Huiyuan Juice seen pricing IPO at top | South China Morning Post
  • Fri
  • Mar 27, 2015
  • Updated: 6:35pm

Huiyuan Juice seen pricing IPO at top

PUBLISHED : Wednesday, 14 February, 2007, 12:00am
UPDATED : Wednesday, 14 February, 2007, 12:00am
 

China Huiyuan Juice Group, which is seeking to raise as much as HK$2.4 billion through an initial public offering, will respond to strong demand by pricing its shares at HK$6, the top of the indicative price range, a source said.


The retail portion of Huiyuan Juice's share offering was at least 800 times oversubscribed, making it the hottest Hong Kong offering so far this year, the source added.


'The offering is probably set to reach around 1,000 times after counting all orders including those from electronic applications,' the source said.


The strong response, which has tied up HK$192 billion in funds, will probably result in the shares available for retail investors being increased to 200 million from the original 20 million, according to the listing document.


The international tranche was about 100 times covered with investors still heavily betting on a mainland consumer sector that is benefiting from the country's thriving economy.


'Institutional investors placed the orders with no price sensitivity,' said a source close to the arranger.


UBS is the sole bookrunner of the offering. Trading is expected to begin on February 23.


Some market watchers expressed caution on the offering of 400 million shares because of the uncertainty with the 2.24 per cent drop in the Hang Seng Index yesterday, the benchmark's sharpest fall since November last year.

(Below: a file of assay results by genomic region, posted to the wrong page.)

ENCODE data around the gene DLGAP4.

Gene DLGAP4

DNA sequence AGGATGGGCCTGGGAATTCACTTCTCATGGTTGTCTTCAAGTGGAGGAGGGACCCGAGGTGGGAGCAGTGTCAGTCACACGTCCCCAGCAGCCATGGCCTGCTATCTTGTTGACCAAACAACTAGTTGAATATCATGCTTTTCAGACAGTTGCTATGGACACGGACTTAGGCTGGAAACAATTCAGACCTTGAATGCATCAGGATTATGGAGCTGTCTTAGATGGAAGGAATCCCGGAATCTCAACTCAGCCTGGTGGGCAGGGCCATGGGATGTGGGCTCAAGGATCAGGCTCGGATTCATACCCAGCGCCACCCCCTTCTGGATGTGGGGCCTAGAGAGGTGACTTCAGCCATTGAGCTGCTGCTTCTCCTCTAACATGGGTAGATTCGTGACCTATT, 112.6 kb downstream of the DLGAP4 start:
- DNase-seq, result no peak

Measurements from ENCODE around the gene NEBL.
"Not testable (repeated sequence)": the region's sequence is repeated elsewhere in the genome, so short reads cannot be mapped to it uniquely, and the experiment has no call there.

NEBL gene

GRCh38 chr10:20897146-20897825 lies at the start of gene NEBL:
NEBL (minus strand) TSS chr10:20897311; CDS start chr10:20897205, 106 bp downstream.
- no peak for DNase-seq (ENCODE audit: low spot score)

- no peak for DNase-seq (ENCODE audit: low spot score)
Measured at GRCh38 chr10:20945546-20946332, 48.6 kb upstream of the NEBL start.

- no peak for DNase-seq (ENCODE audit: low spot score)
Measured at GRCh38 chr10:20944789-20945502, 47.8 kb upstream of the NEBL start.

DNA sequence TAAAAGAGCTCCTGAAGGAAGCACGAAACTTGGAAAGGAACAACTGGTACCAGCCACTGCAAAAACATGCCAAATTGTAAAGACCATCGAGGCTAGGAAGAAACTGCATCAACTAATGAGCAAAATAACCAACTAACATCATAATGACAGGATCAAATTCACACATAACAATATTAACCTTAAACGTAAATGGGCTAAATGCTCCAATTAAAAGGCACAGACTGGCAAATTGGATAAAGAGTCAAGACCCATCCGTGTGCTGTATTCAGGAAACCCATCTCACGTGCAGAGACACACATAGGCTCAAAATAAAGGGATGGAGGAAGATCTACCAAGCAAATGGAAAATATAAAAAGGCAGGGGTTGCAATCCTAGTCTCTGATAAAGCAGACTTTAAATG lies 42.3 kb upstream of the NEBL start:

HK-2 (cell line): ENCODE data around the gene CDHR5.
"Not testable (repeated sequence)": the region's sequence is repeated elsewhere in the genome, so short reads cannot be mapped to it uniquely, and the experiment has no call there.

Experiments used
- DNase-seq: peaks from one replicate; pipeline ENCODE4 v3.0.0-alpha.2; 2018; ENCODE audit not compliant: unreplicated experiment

'Shares of Huiyuan Juice will fall on their listing debut next week if market sentiment continues to be weak after today's market slump,' said Ricky Tam, a director at Champlus Asset Management. 'Last year, prices of IPOs remained firm despite the market fall. But this time, Huiyuan may fall as there are signs that money is flowing out.'


The response towards Huiyuan Juice, the mainland's largest maker of pure juice, was strong because other share offerings competing for investor funds during the same period were not attractive and investors were prone to buy into new share issues when the market had risen too much, Mr Tam said.


Investors had given shares offered by China Properties Group and Hong Long Holdings a lukewarm response, sources said.


Hong Long, a small Shenzhen-based property developer seeking a main-board listing, received orders for almost 200 times more shares than were available for retail investors, sources said.


China Everbright Capital sponsored the share offering.


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